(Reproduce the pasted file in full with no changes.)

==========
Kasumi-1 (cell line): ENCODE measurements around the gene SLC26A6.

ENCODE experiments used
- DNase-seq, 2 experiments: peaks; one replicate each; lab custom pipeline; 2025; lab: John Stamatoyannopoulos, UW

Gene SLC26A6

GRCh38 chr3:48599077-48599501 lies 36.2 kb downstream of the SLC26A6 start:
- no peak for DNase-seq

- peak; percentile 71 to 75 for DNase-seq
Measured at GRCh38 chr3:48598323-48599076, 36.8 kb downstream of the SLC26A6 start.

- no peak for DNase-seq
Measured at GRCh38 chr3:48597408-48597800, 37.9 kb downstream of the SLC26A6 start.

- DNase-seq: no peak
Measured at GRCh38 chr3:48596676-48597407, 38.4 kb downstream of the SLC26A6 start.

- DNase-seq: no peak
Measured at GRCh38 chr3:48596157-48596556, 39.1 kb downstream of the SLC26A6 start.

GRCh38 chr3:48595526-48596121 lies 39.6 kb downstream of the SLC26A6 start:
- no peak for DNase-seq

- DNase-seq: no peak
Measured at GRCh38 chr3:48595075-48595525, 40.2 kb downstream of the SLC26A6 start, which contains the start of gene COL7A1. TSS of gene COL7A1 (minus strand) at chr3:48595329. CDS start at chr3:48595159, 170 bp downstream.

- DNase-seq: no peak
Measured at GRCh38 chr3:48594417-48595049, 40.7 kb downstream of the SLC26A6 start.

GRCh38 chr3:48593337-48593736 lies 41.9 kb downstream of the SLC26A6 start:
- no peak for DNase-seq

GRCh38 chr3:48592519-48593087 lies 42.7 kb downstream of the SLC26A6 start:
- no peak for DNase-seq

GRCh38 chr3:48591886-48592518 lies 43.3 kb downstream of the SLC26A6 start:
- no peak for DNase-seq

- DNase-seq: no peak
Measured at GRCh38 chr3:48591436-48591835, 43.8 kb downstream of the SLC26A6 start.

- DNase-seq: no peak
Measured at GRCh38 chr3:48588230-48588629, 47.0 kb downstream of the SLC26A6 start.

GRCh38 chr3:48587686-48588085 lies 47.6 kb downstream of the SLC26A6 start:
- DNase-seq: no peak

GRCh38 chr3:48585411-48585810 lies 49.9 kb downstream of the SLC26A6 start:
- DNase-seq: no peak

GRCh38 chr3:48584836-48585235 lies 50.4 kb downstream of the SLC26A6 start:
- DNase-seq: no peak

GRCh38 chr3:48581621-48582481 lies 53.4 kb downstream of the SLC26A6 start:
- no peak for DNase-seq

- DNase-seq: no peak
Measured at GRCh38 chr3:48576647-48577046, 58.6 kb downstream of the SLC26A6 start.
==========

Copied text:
Kasumi-1 (cell line): ENCODE measurements around the gene SLC26A6.

ENCODE experiments used
- DNase-seq, 2 experiments: peaks; one replicate each; lab custom pipeline; 2025; lab: John Stamatoyannopoulos, UW

Gene SLC26A6

GRCh38 chr3:48599077-48599501 lies 36.2 kb downstream of the SLC26A6 start:
- no peak for DNase-seq

- peak; percentile 71 to 75 for DNase-seq
Measured at GRCh38 chr3:48598323-48599076, 36.8 kb downstream of the SLC26A6 start.

- no peak for DNase-seq
Measured at GRCh38 chr3:48597408-48597800, 37.9 kb downstream of the SLC26A6 start.

- DNase-seq: no peak
Measured at GRCh38 chr3:48596676-48597407, 38.4 kb downstream of the SLC26A6 start.

- DNase-seq: no peak
Measured at GRCh38 chr3:48596157-48596556, 39.1 kb downstream of the SLC26A6 start.

GRCh38 chr3:48595526-48596121 lies 39.6 kb downstream of the SLC26A6 start:
- no peak for DNase-seq

- DNase-seq: no peak
Measured at GRCh38 chr3:48595075-48595525, 40.2 kb downstream of the SLC26A6 start, which contains the start of gene COL7A1. TSS of gene COL7A1 (minus strand) at chr3:48595329. CDS start at chr3:48595159, 170 bp downstream.

- DNase-seq: no peak
Measured at GRCh38 chr3:48594417-48595049, 40.7 kb downstream of the SLC26A6 start.

GRCh38 chr3:48593337-48593736 lies 41.9 kb downstream of the SLC26A6 start:
- no peak for DNase-seq

GRCh38 chr3:48592519-48593087 lies 42.7 kb downstream of the SLC26A6 start:
- no peak for DNase-seq

GRCh38 chr3:48591886-48592518 lies 43.3 kb downstream of the SLC26A6 start:
- no peak for DNase-seq

- DNase-seq: no peak
Measured at GRCh38 chr3:48591436-48591835, 43.8 kb downstream of the SLC26A6 start.

- DNase-seq: no peak
Measured at GRCh38 chr3:48588230-48588629, 47.0 kb downstream of the SLC26A6 start.

GRCh38 chr3:48587686-48588085 lies 47.6 kb downstream of the SLC26A6 start:
- DNase-seq: no peak

GRCh38 chr3:48585411-48585810 lies 49.9 kb downstream of the SLC26A6 start:
- DNase-seq: no peak

GRCh38 chr3:48584836-48585235 lies 50.4 kb downstream of the SLC26A6 start:
- DNase-seq: no peak

GRCh38 chr3:48581621-48582481 lies 53.4 kb downstream of the SLC26A6 start:
- no peak for DNase-seq

- DNase-seq: no peak
Measured at GRCh38 chr3:48576647-48577046, 58.6 kb downstream of the SLC26A6 start.